Philadelphia Museum of Art workers win tentative contract


Starting Sept. 26, almost 200 workers at the Philadelphia Museum of Art (PMA) went on a strike that lasted 19 days. On the afternoon of Oct. 14, it was announced that a tentative agreement had been reached. “They met everything we asked for,” said PMA Union President Anthony Rizzo. Union members are due to vote on the proposed contract on Sunday, Oct. 16. (UPDATE: The new contract was approved, with 99% voting in favor.)

The PMA is one of the largest and most visited museums in the United States. Standing outside the museum, a landmark of the city of Philadelphia and a major attraction for tourists, picketers chanted slogans such as “No justice, no Matisse!” (a play on the common slogan “No justice/contract, no peace!”). The slogan is all the more relevant to the workers on strike because a new exhibit on the impressionist artist Henri Matisse is scheduled to open on Oct. 20. The PMA probably has the largest staff of any museum in the city, including gallery attendants, retail employees, and art technicians. All of the union PMA frontline staff necessary to set up the exhibit (mount makers, art handlers, etc.) were out on the picket lines.

The Philadelphia Museum of Art Union (PMAU) was formed fairly recently, in 2020, in a landslide vote; it is affiliated with AFSCME District Council 47, Local 397. Over the past two years, the union has been struggling to negotiate a fair contract. The most important issue has been pay. Most PMA workers have not seen wage increases since 2019. As recently as January of this year, some of the staff had been working for $10 an hour until a $15 minimum was set. The union has been fighting for a new minimum of $16.75 as well as a general overall increase in salary levels. The other major demand is better health care, as the vast majority of the workers are forced into a high-deductible plan.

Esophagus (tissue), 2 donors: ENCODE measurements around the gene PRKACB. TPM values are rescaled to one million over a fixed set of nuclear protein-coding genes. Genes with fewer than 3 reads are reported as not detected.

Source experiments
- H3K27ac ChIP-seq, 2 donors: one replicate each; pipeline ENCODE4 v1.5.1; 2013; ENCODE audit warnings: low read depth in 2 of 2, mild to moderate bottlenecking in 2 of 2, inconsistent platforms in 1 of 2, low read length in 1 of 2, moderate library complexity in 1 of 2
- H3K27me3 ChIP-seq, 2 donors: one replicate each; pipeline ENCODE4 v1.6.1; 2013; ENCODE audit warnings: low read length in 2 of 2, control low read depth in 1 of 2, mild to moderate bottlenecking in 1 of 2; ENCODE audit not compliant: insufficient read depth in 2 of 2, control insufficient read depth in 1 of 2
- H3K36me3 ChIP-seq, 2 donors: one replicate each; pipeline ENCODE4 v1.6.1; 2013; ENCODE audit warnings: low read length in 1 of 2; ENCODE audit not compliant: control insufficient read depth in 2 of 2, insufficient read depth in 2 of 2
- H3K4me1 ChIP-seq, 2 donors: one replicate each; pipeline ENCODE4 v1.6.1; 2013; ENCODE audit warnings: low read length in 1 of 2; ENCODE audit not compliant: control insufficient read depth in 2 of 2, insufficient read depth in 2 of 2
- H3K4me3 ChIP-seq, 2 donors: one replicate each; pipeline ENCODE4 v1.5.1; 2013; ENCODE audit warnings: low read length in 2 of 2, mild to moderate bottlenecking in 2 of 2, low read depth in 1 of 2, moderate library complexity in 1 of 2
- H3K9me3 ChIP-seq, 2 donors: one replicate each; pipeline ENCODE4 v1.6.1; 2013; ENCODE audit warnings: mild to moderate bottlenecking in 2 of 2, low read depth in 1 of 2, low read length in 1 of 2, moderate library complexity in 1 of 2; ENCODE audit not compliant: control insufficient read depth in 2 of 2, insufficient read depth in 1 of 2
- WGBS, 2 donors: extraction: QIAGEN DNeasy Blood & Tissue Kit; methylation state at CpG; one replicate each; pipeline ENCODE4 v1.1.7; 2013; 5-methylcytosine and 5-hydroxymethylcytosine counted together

In addition to receiving lower pay and benefits than workers at comparable institutions, the PMA union rank and file have other concerns. In a workplace where upper management and executives make huge six figure salaries, frontline staff members have to make a living within a culture of systemic hostility and abuse from those above them. PMA workers told Workers’ Voice about how normal it is for the higher-ups to view lower-tier employees with contempt.

Even worse, the PMA has had several high profile abuse scandals in the past several years. In 2020, The New York Times published an article highlighting extensive misconduct around and abuse of women staff by Joshua Helmer, who served as assistant director of interpretation at the PMA from 2014 to 2018 and later became the head director of the Erie Art Museum.

Around the same time, the Philadelphia Inquirer published an article highlighting repeated verbal and physical abuse of the museum’s former retail director, James Cincotta. In one of the more blatant cases, Cincotta slapped a young, recently hired woman working as a gift shop retail worker. Multiple workers reported the incident but management failed to take any meaningful action. He kept his job until departing from the museum in 2018–two years after the incident. Failure to handle these scandals and other major instances of abuse by high-level managers and executives was a major reason behind Timothy Rub’s announcement to step down as CEO of the museum last year.